iPad kicks Apple into top slot in mobile PC market

Apple's tablet helps propel the company to the very top of the mobile PC market, according to DisplaySearch. HP took second place.

Don Reisinger
CNET contributor Don Reisinger is a technology columnist who has covered everything from HDTVs to computers to Flowbee Haircut Systems. Besides his work with CNET, Don's work has been featured in a variety of other publications including PC World and a host of Ziff-Davis publications.
Don Reisinger
2 min read


Apple suddenly stands at the top of the mobile PC market, research firm DisplaySearch said today.

According to DisplaySearch, Apple shipped 10.2 million mobile PCs worldwide in the fourth quarter, capturing 17.2 percent market share. It was followed by Hewlett-Packard's 9.3 million units and 15.6 percent share. Acer, Dell, and Toshiba rounded out the top five with mobile PC shipments of 8.4 million, 5.9 million, and 5.1 million, respectively.

Apple's growth has been rather astounding. In the third quarter, Apple was in third place in the mobile PC business behind HP and Acer. Apple shipped 6.3 million units in that quarter, compared with HP's 9.5 million units and Acer's 9.1 million units. Apple's market share was 12.4 percent in the third quarter.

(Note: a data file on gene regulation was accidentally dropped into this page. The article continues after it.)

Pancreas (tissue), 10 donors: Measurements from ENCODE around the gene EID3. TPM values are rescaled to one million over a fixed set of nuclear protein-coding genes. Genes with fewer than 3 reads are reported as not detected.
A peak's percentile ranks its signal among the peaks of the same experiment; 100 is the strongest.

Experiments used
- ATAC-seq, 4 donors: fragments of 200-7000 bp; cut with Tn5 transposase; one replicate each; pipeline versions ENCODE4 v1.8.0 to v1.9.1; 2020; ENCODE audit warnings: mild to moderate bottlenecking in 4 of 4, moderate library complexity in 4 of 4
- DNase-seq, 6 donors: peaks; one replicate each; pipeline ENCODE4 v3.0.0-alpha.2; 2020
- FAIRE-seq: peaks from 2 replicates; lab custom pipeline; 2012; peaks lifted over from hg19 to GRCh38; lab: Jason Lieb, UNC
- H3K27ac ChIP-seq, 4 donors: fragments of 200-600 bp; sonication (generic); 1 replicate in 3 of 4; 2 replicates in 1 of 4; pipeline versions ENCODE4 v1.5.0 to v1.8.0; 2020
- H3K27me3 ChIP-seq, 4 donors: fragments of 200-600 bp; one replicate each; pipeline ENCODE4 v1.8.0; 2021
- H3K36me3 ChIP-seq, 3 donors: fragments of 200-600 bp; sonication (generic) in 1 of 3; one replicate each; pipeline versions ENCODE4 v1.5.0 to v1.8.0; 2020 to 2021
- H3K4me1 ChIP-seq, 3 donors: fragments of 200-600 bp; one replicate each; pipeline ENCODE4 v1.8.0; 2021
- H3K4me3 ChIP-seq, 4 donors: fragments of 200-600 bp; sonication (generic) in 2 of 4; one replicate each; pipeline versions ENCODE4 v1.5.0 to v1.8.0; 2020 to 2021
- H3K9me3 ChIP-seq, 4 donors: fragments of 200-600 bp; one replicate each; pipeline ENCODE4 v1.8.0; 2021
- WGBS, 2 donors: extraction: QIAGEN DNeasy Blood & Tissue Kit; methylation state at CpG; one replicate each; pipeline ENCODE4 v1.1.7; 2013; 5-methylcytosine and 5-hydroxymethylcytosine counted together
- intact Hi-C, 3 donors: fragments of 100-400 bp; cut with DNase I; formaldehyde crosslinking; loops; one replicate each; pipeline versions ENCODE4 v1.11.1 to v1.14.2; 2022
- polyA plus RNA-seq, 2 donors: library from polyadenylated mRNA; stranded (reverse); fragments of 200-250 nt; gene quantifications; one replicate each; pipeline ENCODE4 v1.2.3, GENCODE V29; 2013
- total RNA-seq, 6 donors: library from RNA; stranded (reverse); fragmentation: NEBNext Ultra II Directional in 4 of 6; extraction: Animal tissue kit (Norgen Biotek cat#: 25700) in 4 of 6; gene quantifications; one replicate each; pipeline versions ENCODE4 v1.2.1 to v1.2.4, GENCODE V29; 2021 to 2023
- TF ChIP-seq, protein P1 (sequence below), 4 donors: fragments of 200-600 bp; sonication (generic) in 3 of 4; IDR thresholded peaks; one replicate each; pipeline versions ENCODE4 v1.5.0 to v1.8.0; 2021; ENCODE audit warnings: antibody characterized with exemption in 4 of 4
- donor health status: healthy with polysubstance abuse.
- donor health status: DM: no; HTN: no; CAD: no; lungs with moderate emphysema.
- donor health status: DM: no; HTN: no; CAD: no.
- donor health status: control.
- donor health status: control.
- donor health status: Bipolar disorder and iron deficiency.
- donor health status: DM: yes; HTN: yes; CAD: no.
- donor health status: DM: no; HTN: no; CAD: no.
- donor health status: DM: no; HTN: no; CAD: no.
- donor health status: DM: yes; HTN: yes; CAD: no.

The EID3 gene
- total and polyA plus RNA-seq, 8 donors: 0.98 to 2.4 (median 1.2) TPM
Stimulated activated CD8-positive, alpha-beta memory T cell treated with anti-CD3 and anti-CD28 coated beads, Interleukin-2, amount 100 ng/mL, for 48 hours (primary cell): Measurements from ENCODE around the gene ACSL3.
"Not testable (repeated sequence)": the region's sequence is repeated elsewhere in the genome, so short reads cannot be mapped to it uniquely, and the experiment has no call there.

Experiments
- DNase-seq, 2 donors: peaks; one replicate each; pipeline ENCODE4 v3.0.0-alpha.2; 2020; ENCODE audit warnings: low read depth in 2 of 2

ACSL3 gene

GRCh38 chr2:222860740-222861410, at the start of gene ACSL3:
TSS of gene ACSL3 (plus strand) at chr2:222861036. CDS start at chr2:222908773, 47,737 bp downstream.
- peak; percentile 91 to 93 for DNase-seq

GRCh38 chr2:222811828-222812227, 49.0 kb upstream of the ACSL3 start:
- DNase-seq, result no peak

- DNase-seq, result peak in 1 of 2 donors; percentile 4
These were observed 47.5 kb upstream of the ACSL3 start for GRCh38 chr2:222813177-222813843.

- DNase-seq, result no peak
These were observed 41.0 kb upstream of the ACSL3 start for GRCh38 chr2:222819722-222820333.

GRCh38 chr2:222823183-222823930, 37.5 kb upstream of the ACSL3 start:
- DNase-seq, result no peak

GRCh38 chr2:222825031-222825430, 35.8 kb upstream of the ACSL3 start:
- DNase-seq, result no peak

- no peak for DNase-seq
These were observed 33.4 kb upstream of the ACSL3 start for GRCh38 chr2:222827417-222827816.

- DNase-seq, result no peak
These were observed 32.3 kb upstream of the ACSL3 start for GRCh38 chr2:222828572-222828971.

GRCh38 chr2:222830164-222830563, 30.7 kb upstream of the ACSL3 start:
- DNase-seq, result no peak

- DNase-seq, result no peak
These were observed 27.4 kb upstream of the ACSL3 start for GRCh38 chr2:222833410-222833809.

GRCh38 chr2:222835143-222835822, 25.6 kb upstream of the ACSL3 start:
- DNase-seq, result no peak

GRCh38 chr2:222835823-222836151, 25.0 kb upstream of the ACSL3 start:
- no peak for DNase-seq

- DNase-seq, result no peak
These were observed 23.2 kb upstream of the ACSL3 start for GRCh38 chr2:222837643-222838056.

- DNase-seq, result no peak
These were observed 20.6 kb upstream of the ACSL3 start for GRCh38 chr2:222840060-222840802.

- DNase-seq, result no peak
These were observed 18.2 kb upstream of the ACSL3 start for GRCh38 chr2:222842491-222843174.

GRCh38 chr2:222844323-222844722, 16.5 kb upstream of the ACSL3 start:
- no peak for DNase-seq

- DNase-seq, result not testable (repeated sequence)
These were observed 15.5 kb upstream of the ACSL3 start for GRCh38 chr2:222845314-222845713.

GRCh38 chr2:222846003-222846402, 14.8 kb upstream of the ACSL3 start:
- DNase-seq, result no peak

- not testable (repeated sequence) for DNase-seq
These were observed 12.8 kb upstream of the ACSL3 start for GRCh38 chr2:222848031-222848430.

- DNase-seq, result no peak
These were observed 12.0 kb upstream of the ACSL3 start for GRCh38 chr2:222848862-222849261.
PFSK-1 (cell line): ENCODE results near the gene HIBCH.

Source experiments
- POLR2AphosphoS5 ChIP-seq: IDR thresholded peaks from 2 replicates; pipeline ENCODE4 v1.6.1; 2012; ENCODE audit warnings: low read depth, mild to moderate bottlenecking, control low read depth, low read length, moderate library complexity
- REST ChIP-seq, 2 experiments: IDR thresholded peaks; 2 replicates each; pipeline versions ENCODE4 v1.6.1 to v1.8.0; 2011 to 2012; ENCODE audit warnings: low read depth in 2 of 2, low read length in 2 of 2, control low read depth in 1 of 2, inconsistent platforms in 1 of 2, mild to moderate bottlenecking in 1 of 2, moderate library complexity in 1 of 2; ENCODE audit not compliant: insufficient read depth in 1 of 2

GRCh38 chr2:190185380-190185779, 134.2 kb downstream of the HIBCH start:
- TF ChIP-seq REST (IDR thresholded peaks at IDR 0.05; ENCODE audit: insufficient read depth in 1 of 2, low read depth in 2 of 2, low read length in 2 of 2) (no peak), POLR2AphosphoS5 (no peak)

It is worth noting that DisplaySearch includes tablets in its measure of mobile PC shipments, which means the iPad propelled Apple to the top.

Debate continues over whether Apple's iPad should actually be included in market-share tallies of traditional PCs.

Last month, research firm Canalys reported that Apple's PC shipments shot up 241 percent from the third quarter to the fourth quarter. That figure included sales of Apple desktops, its MacBook line, and the iPad. Critics said at the time that including the iPad in PC shipments unfairly skews results in Apple's favor, and they contend that tablets are not actually PCs.

Canalys saw no validity in that claim.

"Any argument that a pad is not a PC is simply out of sync," Canalys analyst Daryl Chiam said in a statement at the time. "With screen sizes of 7 inches or above, ample processing power, and a growing number of applications, pads offer a computing experience comparable to Netbooks. They compete for the same customers and will happily coexist."

Over the past couple of months, PC companies have unveiled tablets to compete with the iPad. Dell recently released the Streak 7, while HP unveiled the TouchPad tablet, which is expected to launch over the summer. They join numerous other tablets expected to hit store shelves this year. When they all do so, it would seem that market-share figures will then be judged on an even playing field, since all the major parties will have at least one tablet in the fray.

All the launches should also help create growth for the mobile PC business. In the fourth quarter, according to DisplaySearch, worldwide mobile PC shipments hit 59.6 million units, representing an 8 percent gain over the previous quarter and a 17 percent rise over the same period in the prior year. When tablets were not factored in, however, notebook PC shipments were only up 4 percent over the previous quarter and 1 percent over the fourth quarter of 2009.